'Fed up' postal worker stashed 29,000 undelivered items at her home


A postal worker who said she was bored with work stashed away 29,000 undelivered parcels and letters over the past two years.

The 23-year-old woman in Mitoyo, Kagawa Prefecture, admitted failing to deliver the items, declaring she was “just fed up with the job,” Japan Post Co.’s Shikoku branch said Monday.

Her inaction represents a record of sorts: It is described as the largest volume of deliberately undelivered mail since the company was privatized in 2007.

The woman, whose name was not released, was assigned to delivering mail to addresses within the Takase Post Office’s district.

Japan Post said the mountain of undelivered items included packages, postcards and sealed envelopes. She stuffed them into her locker at work and stashed them in her car and at home over a period dating back to December 2013.

There was no word on how her actions went unnoticed for so long.

The misconduct came to light in October when a major customer lodged a complaint that mail it was sending was not being delivered. This prompted the postal service’s Shikoku branch to launch an investigation.

It consulted the Kagawa Prefecture Police as the employee may have violated the Postal Act.

“We apologize for causing so much inconvenience and we will put more effort into educating our employees,” a Japan Post Co. official said.

Officials at the Shikoku branch plan to visit and apologize to all senders of letters and packages found, and to refund the postage to anyone who no longer wants their item delivered.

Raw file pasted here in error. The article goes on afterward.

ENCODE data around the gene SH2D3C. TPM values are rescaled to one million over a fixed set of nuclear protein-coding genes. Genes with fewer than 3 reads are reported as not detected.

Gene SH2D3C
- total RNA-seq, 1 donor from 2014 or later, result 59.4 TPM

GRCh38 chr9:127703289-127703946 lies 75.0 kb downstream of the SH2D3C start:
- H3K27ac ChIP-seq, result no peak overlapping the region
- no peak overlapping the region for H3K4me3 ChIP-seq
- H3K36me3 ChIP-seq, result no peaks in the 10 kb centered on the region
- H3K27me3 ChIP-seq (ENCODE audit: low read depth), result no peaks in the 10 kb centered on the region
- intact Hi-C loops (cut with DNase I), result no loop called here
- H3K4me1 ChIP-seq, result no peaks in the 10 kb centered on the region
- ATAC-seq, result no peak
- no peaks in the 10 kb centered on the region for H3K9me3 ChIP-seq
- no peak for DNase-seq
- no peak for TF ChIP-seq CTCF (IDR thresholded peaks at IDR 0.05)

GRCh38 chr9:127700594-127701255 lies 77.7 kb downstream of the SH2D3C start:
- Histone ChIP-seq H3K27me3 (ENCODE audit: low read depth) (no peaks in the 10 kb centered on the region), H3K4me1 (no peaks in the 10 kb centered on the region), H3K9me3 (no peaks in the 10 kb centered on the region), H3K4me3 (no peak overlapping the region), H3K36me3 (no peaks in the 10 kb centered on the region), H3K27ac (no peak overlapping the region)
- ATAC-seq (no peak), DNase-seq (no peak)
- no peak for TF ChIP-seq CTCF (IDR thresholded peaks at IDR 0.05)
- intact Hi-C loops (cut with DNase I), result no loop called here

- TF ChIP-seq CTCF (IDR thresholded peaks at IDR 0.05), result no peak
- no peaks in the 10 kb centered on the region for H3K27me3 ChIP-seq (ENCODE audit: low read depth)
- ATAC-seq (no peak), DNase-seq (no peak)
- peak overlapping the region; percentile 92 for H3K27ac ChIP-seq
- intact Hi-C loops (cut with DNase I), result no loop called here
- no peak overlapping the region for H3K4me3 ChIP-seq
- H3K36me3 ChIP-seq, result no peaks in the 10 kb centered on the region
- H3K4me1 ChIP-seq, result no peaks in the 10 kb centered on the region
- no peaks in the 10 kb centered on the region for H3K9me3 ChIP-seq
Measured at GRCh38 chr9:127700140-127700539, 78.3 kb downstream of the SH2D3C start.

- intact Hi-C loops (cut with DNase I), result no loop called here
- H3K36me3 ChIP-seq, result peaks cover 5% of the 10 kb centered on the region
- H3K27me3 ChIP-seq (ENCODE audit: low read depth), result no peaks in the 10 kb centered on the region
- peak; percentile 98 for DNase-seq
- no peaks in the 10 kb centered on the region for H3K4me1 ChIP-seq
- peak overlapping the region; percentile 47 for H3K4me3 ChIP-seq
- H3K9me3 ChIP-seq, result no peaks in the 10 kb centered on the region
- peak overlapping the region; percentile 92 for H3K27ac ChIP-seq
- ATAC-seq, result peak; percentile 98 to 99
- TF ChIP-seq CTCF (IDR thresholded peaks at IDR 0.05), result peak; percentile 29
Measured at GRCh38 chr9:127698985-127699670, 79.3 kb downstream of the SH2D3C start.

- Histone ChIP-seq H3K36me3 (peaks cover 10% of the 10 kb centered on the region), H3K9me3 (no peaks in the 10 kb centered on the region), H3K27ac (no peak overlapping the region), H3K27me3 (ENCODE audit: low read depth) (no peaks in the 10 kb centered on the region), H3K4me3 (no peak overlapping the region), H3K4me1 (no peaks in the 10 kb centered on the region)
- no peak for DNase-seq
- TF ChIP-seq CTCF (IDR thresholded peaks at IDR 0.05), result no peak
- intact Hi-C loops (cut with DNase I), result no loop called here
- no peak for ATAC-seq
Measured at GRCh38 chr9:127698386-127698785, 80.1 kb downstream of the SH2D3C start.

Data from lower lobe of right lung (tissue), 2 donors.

The company said notification cards for the new My Number tax and social security identity system — whose loss could create a serious issue — were not among the hoarded items.

Japan Post has also been under fire recently for a series of incidents involving delivery of My Number notification cards.

The company’s Hokuriku branch revealed Friday that a postman in Suzu, Ishikawa Prefecture, forged signatures on 21 delivery receipts to make it look like addressees had received their My Number notification cards. There were also indications that the individual may have forged signatures on about 30 additional receipts.

Two cases included delivery personnel losing notification cards and one in which a card was delivered to the wrong household.

Given the gravity of the My Number lapses, internal affairs minister Sanae Takaichi on Monday summoned Japan Post President Toru Takahashi to the ministry and instructed him to prevent a recurrence.

“I think it’s a very serious situation, as such conduct may undermine the company’s credibility,” Takaichi said.

It is the second time Takaichi has summoned Takahashi over the incident. The first time was on Nov. 2.

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